Studying capitalism in a local context reveals the ways Middle Eastern peoples were agents in crafting their own histories. In their respective scholarship, Kenneth Cuno and Beshara Doumani both reach back into the 18th century and discovered that complex socioeconomic practices—capitalistic ones—were already indigenously embedded in the social, economic, and political environment of Egyptian (Mansoura) and Palestinian (Nablus) societies. By reading Islamic court records, Cuno finds that before the Ottoman Empire was incorporated into European system, it was already capitalistic: Ottoman-governed peoples were engaged in moneylending and advanced internal trade networks, had courts mediating private usership of land, and were experiencing arising class striations. The interjection of Napoleon halfway through the history Cuno tells does not fundamentally change the direction of Egyptian society—it was already becoming capitalistic with distinct forms of class consciousness among discretely-organized classes of workers, merchants, and the owners of capital. Europe perhaps only hastened the process of completely embracing capitalism.
Using family archives as well as Islamic court records, Doumani similarly finds that “many of the institutions and practices assumed to be the products of an externally imposed capitalist transformation existed before European hegemony and may, in fact, have helped pave the way for both European economic expansion and Ottoman reforms.” (4) In the two centuries that Doumani takes as his study, he finds that capitalistic practices came from within the Ottoman Empire by the early 19th century, including that “the processes of peasant differentiation, urban-rural integration, commoditization of land, and monetization of the rural economy—all increasingly driven by pervasive money lending practices—came to dominate everyday life...” (169) Europe created nothing by way of capitalist developments in the Ottoman Empire. Here again, Europe merely eased its own ability to quickly peripheralize the Ottoman sphere—or, rather, Europe took advantage of an Ottoman Empire that peripheralized itself.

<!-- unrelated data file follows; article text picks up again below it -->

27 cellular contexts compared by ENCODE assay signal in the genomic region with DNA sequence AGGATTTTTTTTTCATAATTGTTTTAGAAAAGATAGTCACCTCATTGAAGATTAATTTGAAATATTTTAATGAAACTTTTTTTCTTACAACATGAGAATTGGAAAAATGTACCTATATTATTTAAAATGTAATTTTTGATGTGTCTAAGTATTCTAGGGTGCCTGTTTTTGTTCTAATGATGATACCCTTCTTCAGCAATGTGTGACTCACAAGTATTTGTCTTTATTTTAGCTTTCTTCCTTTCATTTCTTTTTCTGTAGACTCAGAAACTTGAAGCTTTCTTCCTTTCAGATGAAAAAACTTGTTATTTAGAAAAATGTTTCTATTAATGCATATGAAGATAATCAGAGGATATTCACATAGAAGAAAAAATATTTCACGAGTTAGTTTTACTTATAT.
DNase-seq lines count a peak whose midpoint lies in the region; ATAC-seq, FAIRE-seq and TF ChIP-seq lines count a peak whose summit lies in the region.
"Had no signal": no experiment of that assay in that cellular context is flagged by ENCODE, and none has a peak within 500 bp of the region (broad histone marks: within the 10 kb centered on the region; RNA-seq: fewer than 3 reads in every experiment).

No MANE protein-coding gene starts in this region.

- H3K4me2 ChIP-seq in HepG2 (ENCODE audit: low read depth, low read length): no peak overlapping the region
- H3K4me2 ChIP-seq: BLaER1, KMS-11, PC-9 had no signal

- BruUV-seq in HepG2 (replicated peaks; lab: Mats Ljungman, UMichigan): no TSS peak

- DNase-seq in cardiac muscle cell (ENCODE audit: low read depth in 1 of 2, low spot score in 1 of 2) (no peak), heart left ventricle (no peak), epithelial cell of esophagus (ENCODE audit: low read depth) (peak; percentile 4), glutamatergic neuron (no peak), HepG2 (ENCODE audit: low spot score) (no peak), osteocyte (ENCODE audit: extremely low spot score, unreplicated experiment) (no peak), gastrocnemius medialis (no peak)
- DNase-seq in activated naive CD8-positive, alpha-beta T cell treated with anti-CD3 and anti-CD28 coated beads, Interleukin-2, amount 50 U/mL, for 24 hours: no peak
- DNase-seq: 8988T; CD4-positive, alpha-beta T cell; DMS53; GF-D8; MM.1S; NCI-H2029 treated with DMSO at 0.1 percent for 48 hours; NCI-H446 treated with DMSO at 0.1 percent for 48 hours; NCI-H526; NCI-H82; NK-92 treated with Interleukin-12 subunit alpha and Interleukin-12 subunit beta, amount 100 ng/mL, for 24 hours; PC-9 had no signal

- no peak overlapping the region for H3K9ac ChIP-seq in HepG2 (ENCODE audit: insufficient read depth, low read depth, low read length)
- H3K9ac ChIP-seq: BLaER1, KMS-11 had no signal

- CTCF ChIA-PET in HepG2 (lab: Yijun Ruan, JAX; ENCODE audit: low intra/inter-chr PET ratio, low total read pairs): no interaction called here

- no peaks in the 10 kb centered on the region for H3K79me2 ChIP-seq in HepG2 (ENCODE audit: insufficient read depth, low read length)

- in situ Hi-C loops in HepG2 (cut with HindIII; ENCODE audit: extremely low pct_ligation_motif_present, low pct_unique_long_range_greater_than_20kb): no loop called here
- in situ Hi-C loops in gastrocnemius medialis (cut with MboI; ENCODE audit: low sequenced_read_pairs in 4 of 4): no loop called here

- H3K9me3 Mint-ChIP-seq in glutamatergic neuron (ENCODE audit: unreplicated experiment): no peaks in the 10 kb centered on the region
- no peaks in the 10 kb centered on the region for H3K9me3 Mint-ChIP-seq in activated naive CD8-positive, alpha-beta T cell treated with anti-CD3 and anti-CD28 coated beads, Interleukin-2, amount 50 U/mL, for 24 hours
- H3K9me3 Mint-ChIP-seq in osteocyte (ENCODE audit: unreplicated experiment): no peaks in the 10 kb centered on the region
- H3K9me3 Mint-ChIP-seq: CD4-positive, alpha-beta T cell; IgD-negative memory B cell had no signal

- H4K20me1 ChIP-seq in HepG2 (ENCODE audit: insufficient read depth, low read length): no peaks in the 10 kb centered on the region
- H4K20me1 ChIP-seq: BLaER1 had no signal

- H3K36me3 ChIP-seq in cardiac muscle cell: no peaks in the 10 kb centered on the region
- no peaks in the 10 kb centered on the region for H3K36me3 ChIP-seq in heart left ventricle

Similarly, Peter Gran traces the impact of developing capitalist practices by studying intellectual life in Egypt from 1740-1860. The book tracks how the complicated political, economic, and social interactions between the Ottoman Mamluk beys and the indigenous Egyptian bourgeoisie—themselves made up of an Egyptian merchant class (which made its money through trade with Europe), privileged ‘ulama, and Sufi orders—gave rise to a secular milieu that was supportive of the development of capitalism. Much like Kenneth Cuno, this proto-capitalist culture primarily arose from the interactions between local forces and Ottoman ones.